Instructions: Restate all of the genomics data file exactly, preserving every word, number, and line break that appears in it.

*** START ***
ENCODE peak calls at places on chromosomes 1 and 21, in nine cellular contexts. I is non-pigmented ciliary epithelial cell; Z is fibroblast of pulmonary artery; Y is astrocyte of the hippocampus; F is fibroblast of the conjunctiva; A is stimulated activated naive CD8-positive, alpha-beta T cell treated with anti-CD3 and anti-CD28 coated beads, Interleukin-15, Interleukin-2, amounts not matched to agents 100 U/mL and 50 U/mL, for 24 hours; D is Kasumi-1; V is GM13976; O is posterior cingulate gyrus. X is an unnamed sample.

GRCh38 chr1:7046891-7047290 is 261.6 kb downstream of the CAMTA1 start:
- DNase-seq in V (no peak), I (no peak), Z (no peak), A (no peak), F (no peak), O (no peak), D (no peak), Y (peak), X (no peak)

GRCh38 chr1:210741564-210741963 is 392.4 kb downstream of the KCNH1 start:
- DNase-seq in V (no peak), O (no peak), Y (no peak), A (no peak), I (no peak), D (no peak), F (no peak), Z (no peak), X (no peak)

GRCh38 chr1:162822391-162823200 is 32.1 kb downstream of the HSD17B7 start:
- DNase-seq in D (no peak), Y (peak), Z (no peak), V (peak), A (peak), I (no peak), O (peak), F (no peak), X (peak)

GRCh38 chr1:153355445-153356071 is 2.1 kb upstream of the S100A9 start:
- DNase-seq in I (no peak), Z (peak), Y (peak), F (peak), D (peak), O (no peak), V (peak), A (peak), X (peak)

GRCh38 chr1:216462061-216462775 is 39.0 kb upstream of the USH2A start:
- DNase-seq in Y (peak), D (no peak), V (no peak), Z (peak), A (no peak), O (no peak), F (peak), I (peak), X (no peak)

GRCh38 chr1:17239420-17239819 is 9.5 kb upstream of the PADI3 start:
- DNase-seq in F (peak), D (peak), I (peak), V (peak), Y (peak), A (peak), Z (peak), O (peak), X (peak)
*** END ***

ENCODE peak calls at places on chromosomes 1 and 21, in nine cellular contexts. I is non-pigmented ciliary epithelial cell; Z is fibroblast of pulmonary artery; Y is astrocyte of the hippocampus; F is fibroblast of the conjunctiva; A is stimulated activated naive CD8-positive, alpha-beta T cell treated with anti-CD3 and anti-CD28 coated beads, Interleukin-15, Interleukin-2, amounts not matched to agents 100 U/mL and 50 U/mL, for 24 hours; D is Kasumi-1; V is GM13976; O is posterior cingulate gyrus. X is an unnamed sample.

GRCh38 chr1:7046891-7047290 is 261.6 kb downstream of the CAMTA1 start:
- DNase-seq in V (no peak), I (no peak), Z (no peak), A (no peak), F (no peak), O (no peak), D (no peak), Y (peak), X (no peak)

GRCh38 chr1:210741564-210741963 is 392.4 kb downstream of the KCNH1 start:
- DNase-seq in V (no peak), O (no peak), Y (no peak), A (no peak), I (no peak), D (no peak), F (no peak), Z (no peak), X (no peak)

GRCh38 chr1:162822391-162823200 is 32.1 kb downstream of the HSD17B7 start:
- DNase-seq in D (no peak), Y (peak), Z (no peak), V (peak), A (peak), I (no peak), O (peak), F (no peak), X (peak)

GRCh38 chr1:153355445-153356071 is 2.1 kb upstream of the S100A9 start:
- DNase-seq in I (no peak), Z (peak), Y (peak), F (peak), D (peak), O (no peak), V (peak), A (peak), X (peak)

GRCh38 chr1:216462061-216462775 is 39.0 kb upstream of the USH2A start:
- DNase-seq in Y (peak), D (no peak), V (no peak), Z (peak), A (no peak), O (no peak), F (peak), I (peak), X (no peak)

GRCh38 chr1:17239420-17239819 is 9.5 kb upstream of the PADI3 start:
- DNase-seq in F (peak), D (peak), I (peak), V (peak), Y (peak), A (peak), Z (peak), O (peak), X (peak)